Authored by William Robert Barber
My solution once the problem is diagnosed: When it became clear that the problem was a need for a guarantee of liquidity for the issued AIG ‘put derivatives’, the US government should have immediately formed a specially designated company (SDC), capitalized initially with treasury bonds to be utilized exclusively as the bona fide surety for any and all outstanding derivative obligations. The recipient or counter-party or purchaser of the AIG issued derivative could have now held the treasury bond as collateral earning interest, cashed the bond, or borrowed against the bond from the government.
This SDC should have been a globally-traded public entity offering preferred stock participation for institutions, licensed investment companies, and broker-dealers; in addition, common shares and bonds would be offered to the public at the standard floating bid-and-ask price.
I would order the SEC, in certain specifically designated cases, to permit financially troubled firms to be allowed to circumvent the subordinated debt rules and regulated procedure so to coordinate relieve from the SDC. This SDC entity would commit the same guarantees to those broker-dealers’ suffering from pending impairment because of insufficient subordinate debt ratios.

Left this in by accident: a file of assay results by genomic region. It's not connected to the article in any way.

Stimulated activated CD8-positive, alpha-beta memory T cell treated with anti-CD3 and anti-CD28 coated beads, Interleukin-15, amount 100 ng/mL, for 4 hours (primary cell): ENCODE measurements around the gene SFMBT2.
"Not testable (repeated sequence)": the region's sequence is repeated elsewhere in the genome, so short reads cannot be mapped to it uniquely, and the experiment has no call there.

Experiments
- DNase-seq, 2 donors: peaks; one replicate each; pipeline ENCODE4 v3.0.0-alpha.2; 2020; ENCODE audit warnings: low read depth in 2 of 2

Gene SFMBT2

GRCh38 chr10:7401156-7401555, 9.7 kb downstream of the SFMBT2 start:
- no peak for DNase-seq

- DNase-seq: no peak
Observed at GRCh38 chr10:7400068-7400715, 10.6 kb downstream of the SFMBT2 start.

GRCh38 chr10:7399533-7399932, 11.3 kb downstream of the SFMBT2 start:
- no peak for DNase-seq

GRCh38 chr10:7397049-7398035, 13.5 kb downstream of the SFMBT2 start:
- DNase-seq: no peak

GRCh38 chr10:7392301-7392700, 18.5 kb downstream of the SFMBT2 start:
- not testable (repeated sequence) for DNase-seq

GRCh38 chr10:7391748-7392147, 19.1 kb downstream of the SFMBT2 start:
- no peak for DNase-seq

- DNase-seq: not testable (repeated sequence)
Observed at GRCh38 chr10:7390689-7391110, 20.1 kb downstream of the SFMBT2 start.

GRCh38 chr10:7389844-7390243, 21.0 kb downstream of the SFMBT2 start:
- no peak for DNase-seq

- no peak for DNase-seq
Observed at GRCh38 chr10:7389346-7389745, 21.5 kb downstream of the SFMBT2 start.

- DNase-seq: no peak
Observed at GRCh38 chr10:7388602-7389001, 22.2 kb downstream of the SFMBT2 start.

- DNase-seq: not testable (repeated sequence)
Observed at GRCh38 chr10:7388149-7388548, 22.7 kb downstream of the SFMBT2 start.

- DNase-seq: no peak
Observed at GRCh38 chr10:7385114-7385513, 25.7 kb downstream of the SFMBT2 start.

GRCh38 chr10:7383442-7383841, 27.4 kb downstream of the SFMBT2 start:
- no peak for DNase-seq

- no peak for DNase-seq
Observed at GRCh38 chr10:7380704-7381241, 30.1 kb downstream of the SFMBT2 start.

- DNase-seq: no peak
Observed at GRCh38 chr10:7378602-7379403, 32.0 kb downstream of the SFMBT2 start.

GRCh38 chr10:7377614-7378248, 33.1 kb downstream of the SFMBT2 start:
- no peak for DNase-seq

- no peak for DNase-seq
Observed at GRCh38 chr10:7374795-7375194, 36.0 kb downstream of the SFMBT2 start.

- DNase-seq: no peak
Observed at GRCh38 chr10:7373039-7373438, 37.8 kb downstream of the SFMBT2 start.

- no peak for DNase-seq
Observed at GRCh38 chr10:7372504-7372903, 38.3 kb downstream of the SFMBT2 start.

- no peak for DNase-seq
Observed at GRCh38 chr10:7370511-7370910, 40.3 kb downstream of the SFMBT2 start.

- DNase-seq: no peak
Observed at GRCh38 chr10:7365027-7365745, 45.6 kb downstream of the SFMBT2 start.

The collateral for these treasury guarantees would be all of the company’s assets, treasury stock; one or more members of the SDC would sit on the board and board of directors’ voting rights would be suspended until conversion to profitability was affirmed. As to the assets of broker-dealers, the SEC would hold same in a custodial account and for a fee provide transparent accounting and accountability until the broker-dealer is operationally viable.
The company’s senior management (which would include all companies that take SDC surety) would form individual management companies that would contract with the counter-party of the SDC (in other words their own former company) to provide managerial services for a specific fee over a specific period of time. The management company would retain the sole and exclusive rights to convert the management agreement to its original position after the company has returned to operational viability.
Because of the possession of this right to convert, the management company would have a special and significant inherent value; indeed, the management company would be motivated to succeed for a number of differing reasons.
Without hesitation, I would order a three-year reprieve or until the FASB board meets (whichever occurs sooner) to formally eliminate mark-to-market requirements as well as rescind FAS 157 in favor of FAS 133.
I would incentivize the individual participants of the common share purchasers including institutions with a moratorium on taxes for any dividend issued or gain sustained from their common share appreciation.
Well, there you have it: My solution to the so-called crisis…